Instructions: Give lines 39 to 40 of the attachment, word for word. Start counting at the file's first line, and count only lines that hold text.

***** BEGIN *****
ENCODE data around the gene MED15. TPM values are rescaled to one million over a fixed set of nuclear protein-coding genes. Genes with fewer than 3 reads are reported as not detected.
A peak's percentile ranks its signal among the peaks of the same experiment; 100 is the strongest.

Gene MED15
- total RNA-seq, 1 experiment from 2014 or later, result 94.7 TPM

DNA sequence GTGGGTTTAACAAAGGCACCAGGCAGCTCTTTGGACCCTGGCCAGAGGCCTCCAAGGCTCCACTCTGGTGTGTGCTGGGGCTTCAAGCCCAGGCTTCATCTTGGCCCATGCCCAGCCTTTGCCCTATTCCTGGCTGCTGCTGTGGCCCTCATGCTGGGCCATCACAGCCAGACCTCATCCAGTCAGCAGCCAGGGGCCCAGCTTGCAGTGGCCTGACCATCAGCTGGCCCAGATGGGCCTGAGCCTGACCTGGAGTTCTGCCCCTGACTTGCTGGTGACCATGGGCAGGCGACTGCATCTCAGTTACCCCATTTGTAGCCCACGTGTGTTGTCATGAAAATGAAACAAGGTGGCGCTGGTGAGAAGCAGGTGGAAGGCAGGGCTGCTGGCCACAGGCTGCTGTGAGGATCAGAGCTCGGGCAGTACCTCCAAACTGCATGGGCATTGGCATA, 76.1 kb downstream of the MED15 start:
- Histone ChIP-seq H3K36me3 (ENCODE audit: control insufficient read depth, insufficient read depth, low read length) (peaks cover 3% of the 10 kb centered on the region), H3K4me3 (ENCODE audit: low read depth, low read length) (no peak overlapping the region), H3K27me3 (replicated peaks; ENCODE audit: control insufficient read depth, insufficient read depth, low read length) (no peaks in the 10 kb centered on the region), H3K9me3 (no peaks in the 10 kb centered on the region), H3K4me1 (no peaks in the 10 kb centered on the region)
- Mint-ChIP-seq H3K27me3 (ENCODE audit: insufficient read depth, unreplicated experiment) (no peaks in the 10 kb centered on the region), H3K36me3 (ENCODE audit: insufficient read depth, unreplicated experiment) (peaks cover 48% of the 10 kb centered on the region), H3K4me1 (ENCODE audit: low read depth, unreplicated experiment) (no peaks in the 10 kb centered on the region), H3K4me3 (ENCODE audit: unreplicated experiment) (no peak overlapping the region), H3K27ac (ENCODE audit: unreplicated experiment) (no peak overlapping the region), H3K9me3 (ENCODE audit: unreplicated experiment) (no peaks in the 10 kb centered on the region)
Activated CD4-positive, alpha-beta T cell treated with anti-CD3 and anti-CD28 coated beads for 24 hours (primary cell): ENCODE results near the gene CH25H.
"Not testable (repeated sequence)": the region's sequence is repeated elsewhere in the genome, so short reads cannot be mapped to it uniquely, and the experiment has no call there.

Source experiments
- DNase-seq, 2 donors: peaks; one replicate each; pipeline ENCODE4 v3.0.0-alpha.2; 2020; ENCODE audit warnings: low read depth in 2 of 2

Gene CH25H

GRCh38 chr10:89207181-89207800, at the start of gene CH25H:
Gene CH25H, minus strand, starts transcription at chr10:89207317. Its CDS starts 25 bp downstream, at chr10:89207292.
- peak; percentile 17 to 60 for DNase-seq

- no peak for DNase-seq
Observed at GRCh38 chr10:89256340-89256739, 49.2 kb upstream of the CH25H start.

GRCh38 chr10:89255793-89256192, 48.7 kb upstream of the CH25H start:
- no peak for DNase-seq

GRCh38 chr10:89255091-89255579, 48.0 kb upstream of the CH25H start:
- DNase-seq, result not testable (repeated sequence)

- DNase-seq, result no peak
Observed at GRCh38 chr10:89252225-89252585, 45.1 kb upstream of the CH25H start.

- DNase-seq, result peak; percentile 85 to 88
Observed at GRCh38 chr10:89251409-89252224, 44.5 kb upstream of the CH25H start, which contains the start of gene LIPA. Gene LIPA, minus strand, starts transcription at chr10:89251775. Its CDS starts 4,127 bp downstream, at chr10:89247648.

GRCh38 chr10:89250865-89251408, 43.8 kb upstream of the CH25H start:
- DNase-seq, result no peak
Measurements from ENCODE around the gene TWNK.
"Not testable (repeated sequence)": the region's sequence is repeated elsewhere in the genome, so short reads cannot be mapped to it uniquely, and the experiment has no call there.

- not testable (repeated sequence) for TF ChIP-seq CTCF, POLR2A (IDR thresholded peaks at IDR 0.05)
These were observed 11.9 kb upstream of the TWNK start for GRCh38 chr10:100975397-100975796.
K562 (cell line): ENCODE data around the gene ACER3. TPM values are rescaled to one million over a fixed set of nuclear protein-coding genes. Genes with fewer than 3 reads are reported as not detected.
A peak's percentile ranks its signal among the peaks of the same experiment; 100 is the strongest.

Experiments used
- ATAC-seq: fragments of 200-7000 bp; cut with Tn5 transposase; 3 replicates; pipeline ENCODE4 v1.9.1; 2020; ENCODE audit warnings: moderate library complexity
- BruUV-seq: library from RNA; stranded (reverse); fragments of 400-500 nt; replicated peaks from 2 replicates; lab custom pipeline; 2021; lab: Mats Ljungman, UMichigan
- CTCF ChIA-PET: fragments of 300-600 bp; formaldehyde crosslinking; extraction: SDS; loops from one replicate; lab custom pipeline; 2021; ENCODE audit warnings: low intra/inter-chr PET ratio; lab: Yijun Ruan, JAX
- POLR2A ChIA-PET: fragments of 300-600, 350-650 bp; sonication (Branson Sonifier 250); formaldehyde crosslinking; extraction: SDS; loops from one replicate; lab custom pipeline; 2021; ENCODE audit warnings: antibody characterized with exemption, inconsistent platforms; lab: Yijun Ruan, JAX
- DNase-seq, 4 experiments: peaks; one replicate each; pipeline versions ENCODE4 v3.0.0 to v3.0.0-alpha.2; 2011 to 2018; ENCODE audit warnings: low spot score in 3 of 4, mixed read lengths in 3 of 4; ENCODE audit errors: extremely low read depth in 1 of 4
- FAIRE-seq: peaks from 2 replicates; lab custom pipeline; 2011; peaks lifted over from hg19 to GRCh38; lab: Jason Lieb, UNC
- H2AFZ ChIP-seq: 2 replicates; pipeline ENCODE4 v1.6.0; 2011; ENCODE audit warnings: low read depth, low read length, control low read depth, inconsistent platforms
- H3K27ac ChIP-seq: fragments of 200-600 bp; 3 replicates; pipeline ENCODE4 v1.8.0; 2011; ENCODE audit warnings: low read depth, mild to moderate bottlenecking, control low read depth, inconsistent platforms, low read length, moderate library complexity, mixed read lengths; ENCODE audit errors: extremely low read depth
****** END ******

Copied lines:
- DNase-seq, 4 experiments: peaks; one replicate each; pipeline versions ENCODE4 v3.0.0 to v3.0.0-alpha.2; 2011 to 2018; ENCODE audit warnings: low spot score in 3 of 4, mixed read lengths in 3 of 4; ENCODE audit errors: extremely low read depth in 1 of 4
- FAIRE-seq: peaks from 2 replicates; lab custom pipeline; 2011; peaks lifted over from hg19 to GRCh38; lab: Jason Lieb, UNC